JOHANNESBURG – Government is pushing ahead with the introduction of a new all-embracing pension fund.
But with trust between government and other social partners at an all time low, there are concerns that such a fund could be open to political abuse.
The National Social Security Fund will combine all existing pension funds, public and private into a fund estimated at R3-trillion.
All employers and employees will be obliged to contribute at a combined rate of 12 percent of their income per annum.
The fund will also include the Unemployment Insurance Fund.
Labour says social partners must be involved throughout the process to prevent the fund from being misused.
One example used was bailing out mismanaged state-owned companies.
Federation of Unions of South Africa (Fedusa), Dennis George said: “We must have direct representation for labour on all the structures, including on how the money will be invested. If you look at the problem that we are currently facing with the government employee fund and PIC. Labour is on the GEPF as trustees but when it comes to the investment part labour has slipped up. Therefore, there’s no labour representation, so we don’t always know the inside of what will happen.”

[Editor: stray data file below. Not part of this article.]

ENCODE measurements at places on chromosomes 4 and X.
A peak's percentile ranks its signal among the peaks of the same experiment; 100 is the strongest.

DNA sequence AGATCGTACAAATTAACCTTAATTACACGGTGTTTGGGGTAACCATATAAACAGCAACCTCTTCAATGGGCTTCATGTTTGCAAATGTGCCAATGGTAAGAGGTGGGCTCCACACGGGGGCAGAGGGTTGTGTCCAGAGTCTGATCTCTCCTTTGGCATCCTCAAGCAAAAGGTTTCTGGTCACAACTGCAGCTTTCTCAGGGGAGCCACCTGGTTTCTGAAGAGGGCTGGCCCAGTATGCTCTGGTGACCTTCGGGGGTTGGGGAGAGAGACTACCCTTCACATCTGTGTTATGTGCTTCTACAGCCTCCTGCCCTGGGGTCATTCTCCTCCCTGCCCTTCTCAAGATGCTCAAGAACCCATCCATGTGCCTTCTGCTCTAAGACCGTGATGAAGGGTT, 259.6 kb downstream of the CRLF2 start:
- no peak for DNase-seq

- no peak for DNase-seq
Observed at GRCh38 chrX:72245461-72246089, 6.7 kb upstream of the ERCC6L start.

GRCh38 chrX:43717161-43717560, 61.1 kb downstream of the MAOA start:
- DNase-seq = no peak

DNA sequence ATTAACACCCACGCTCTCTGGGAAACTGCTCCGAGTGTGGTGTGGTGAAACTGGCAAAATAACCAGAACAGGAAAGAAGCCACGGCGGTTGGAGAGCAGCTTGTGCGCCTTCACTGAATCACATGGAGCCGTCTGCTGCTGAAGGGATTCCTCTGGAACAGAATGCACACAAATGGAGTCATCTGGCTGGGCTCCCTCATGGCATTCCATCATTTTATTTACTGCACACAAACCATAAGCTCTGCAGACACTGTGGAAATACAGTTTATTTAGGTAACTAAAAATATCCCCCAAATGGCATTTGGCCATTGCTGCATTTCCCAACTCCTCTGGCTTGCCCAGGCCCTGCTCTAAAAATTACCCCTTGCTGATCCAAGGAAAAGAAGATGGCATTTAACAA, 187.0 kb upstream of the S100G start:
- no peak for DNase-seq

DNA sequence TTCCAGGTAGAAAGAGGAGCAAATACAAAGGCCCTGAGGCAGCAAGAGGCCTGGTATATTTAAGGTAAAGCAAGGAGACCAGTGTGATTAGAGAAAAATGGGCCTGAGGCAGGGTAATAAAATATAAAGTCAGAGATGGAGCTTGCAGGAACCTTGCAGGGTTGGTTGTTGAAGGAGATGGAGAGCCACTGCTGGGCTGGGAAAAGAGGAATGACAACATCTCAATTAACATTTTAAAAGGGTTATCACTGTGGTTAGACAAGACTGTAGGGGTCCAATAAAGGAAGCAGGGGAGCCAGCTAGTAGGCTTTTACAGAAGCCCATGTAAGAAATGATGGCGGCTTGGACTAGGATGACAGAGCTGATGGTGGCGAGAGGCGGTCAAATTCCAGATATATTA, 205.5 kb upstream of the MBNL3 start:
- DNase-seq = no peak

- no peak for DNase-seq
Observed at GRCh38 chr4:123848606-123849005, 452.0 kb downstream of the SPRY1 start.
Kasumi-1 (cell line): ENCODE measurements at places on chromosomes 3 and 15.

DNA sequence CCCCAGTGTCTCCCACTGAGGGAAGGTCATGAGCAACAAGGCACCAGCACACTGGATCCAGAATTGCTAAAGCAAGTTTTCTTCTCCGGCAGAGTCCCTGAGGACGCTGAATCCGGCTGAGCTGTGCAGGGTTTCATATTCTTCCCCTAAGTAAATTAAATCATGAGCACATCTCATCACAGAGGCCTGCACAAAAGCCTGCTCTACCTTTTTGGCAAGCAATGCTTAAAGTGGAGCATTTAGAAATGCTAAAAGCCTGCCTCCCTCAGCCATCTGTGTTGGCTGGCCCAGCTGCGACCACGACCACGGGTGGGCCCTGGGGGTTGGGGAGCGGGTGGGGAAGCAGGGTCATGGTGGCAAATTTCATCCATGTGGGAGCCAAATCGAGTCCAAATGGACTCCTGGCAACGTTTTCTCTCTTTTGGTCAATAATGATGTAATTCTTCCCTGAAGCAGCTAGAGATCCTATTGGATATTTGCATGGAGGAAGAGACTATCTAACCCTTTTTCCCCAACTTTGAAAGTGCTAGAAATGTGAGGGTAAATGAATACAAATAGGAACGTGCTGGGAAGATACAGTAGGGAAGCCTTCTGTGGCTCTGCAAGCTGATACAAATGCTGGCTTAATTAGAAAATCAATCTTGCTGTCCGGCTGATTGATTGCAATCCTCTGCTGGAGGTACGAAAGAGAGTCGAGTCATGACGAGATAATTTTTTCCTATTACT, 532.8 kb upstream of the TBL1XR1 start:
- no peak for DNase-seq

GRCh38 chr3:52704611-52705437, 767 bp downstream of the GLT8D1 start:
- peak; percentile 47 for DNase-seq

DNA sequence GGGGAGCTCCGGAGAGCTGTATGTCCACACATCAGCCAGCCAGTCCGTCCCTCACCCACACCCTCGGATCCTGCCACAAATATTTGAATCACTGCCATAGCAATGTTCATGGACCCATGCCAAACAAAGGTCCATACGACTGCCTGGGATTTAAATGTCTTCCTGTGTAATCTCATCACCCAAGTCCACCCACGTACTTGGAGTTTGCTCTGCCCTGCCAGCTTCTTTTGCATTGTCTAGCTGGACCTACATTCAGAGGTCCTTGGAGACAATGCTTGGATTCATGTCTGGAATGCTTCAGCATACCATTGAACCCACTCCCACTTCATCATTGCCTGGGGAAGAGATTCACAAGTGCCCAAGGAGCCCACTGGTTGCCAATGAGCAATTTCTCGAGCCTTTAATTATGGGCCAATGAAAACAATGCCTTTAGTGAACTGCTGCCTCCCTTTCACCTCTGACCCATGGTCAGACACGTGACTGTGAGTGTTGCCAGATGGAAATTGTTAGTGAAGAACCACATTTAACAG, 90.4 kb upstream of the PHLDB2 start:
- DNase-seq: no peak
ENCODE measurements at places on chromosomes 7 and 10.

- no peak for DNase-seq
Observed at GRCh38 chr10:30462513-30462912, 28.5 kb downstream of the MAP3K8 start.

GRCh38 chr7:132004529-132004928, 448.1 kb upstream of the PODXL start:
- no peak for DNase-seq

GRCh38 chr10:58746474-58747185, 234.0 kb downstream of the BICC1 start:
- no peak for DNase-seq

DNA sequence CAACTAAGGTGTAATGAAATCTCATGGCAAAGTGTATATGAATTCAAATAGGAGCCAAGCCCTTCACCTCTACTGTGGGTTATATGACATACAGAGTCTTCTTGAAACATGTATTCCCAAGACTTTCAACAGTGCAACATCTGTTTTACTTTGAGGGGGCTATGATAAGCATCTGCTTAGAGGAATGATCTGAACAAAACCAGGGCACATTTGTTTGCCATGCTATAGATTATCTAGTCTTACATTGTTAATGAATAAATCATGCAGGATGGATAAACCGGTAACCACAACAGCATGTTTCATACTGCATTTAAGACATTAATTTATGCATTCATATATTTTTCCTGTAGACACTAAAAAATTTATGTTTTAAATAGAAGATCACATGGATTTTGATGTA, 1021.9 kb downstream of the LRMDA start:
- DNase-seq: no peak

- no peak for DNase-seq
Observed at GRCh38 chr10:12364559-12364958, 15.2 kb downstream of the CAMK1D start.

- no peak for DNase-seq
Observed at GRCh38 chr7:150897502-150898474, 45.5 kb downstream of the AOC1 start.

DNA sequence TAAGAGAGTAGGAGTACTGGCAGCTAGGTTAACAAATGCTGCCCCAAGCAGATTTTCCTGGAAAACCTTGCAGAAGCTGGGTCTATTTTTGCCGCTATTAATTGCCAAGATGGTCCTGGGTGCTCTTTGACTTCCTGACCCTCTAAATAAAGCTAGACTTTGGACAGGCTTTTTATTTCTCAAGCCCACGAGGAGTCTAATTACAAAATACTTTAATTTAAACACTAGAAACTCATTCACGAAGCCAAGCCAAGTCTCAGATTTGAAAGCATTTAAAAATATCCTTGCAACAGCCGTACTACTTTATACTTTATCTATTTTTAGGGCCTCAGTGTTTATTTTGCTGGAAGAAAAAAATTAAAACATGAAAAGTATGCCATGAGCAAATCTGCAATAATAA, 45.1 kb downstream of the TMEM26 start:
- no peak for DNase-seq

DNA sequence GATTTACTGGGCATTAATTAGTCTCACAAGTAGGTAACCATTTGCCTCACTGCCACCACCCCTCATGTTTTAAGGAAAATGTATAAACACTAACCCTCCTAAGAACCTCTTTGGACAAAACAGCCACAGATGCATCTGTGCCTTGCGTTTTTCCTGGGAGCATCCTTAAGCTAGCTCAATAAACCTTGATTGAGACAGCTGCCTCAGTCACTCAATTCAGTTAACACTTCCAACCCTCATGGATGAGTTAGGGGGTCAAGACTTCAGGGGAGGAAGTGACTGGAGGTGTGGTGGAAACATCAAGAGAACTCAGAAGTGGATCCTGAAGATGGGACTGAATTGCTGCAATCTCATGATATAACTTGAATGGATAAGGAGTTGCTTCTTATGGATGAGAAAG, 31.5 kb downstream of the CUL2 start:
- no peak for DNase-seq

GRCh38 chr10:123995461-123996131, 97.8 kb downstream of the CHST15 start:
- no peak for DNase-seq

The fund is currently being negotiated at the National Economic Development and Labour Council.
Government will subsidise low-income workers to minimise disruptions with the introduction of mandatory contributions.
While many agree there's a need for such a fund, funding and modalities must be agreed upon.
“You need good and clean governance in order to manage it in a proper way. In the current form with our SOEs you can’t rule out that those concerns are justified. But it can’t deter you from doing something good based on the fears of what might be happening,” said Cosatu general secretary, Bheki Ntshalintshali.
Various other countries operate this type of overarching social security fund.
Experts say systems must be in place to ensure efficiency and prevent any abuse.
International Labour Organisation director, Joni Musabayana said: “First there must be agreement and that’s why it took so long. Secondly is to look structure by structure which parts can be easily integrated. Perhaps start by the low hanging fruits. Those that can fully integrate in an effective manner without disrupting too much. The challenge is that there’s already a lot of vested interests. There are institutions, there are beneficiaries. There are those promoting their institutions.”
It could take up to three years before the National Social Security Fund is implemented.